Readings:

Psalm 16:5-11 
Proverbs 7:1-4
Romans 14:7-9,10b-12 
John 3:11-21

Preface of a Saint (1)

PRAYER (traditional language) 
O God, whose days are without end, and whose mercies cannot be numbered: Make us, we beseech thee, like thy servant Jeremy Taylor, deeply sensible of the shortness and uncertainty of human life; and let thy Holy Spirit lead us in holiness and righteousness all our days; through Jesus Christ our Lord, who liveth and reigneth with thee and the Holy Spirit, one God, now and for ever. 

PRAYER (contemporary language) 
O God, whose days are without end, and whose mercies cannot be numbered: Make us, like your servant Jeremy Taylor, deeply aware of the shortness and uncertainty of human life; and let your Holy Spirit lead us in holiness and righteousness all our days; through Jesus Christ our Lord, who lives and reigns with you and the Holy Spirit, one God, now and for ever. 
 

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JEREMY TAYLOR

BISHOP AND THEOLOGIAN (13 AUGUST 1667)

 
Jeremy TaylorJeremy Taylor was born at Cambridge in 1613 and ordained in 1633. In the years between 1633 and the ascendency of the Puritans in 1645, he was a Fellow of two Cambridge colleges, and chaplain to Archbishop Laud and to King Charles. Under Puritan rule, he was imprisoned three times, and forced into retirement as a family chaplain in Wales. After the Restoration, in 1661, he became Bishop of Down and Connor in Ireland. Among his many books on theological, moral, and devotional subjects, the best known are The Rule and Exercises of Holy Living (1650) and The Rule and Exercises of Holy Dying (1651), usually cited simply as Holy Living and Holy Dying.  [Also available collected with other works as part of the Classics of Western Spirituality series.]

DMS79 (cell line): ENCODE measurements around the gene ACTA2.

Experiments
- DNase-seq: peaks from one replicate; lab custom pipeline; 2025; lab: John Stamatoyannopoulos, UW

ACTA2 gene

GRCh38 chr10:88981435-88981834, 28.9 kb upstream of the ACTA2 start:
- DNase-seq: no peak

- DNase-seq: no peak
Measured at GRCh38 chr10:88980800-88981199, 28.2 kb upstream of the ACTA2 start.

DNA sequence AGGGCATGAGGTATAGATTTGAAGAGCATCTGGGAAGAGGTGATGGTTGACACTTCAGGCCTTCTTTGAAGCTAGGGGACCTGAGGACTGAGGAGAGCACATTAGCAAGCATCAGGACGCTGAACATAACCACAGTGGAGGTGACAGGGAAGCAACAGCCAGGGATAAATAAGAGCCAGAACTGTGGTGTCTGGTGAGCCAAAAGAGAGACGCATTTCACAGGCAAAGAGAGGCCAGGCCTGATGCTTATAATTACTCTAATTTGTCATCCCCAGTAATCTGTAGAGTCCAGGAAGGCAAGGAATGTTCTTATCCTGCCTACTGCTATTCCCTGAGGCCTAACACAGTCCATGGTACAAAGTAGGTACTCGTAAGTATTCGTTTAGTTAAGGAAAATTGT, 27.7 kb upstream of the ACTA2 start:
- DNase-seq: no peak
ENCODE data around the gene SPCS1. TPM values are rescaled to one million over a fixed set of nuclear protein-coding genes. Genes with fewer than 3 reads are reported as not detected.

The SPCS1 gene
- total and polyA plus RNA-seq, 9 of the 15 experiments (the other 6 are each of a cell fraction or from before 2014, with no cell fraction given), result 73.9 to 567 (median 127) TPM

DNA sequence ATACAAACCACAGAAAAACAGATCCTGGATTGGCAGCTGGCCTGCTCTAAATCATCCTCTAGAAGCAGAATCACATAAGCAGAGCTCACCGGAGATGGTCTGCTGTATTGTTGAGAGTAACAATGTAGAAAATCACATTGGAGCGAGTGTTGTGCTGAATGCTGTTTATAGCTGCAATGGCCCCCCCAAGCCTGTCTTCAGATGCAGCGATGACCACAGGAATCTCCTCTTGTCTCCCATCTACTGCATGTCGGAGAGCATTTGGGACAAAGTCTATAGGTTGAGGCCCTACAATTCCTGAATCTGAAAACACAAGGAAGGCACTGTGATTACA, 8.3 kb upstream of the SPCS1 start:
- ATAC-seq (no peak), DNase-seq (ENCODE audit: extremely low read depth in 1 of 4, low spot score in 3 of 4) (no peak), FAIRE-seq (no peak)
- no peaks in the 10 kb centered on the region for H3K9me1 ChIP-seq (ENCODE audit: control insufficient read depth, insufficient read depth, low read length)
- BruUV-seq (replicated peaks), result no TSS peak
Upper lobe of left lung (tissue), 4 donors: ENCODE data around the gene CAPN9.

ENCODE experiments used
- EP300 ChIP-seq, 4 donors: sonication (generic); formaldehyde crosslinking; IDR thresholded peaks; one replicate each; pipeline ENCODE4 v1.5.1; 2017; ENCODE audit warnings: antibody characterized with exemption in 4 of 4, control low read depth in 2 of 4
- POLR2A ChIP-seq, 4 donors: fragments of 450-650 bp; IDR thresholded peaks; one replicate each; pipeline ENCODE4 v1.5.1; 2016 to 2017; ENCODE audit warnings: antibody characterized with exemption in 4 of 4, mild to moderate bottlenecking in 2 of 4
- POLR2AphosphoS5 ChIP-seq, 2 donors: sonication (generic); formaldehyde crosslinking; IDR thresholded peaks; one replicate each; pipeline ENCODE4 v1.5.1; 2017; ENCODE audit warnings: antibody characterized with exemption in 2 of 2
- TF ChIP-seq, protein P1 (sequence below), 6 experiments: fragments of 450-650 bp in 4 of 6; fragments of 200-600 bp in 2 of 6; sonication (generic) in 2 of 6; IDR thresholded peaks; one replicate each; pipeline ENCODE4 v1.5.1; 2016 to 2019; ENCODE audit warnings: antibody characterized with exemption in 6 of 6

Many readers, including Charles Wesley a century later, have reported finding these books of great spiritual benefit. Another work of his, Liberty of Prophesying, argues for freedom of conscience and freedom of speech in a religious context. Being stationed in an area that was largely Roman Catholic, he was, perhaps inevitably, drawn into controversy, and he wrote a book called Dissuasion (or Dissuasive) against Popery.  

One of the prayers for the Visitation of the Sick as found in the Book of Common Prayer (p 316 in the 1928 American edition) was written by Taylor. It reads as follows: 

O God, whose days are without end, and whose mercies cannot be numbered; Make us, we beseech thee, deeply sensible of the shortness and uncertainty of human life; and let thy Holy Spirit lead us in holiness and righteousness all our days: that, when we shall have served thee in our generation, we may be gathered unto our fathers, having the testimony of a good conscience; in the communion of the Catholic Church; in the confidence of a certain faith; in the comfort of a reasonable, religious, and holy hope; in favour with thee our God, and in perfect charity with the world. All which we ask through Jesus Christ our Lord. 
 
 

by James Kiefer

[Note: Clicking on the first two links above will take you to Amazon.com, where you may purchase the books if you wish. They are also available on the web.]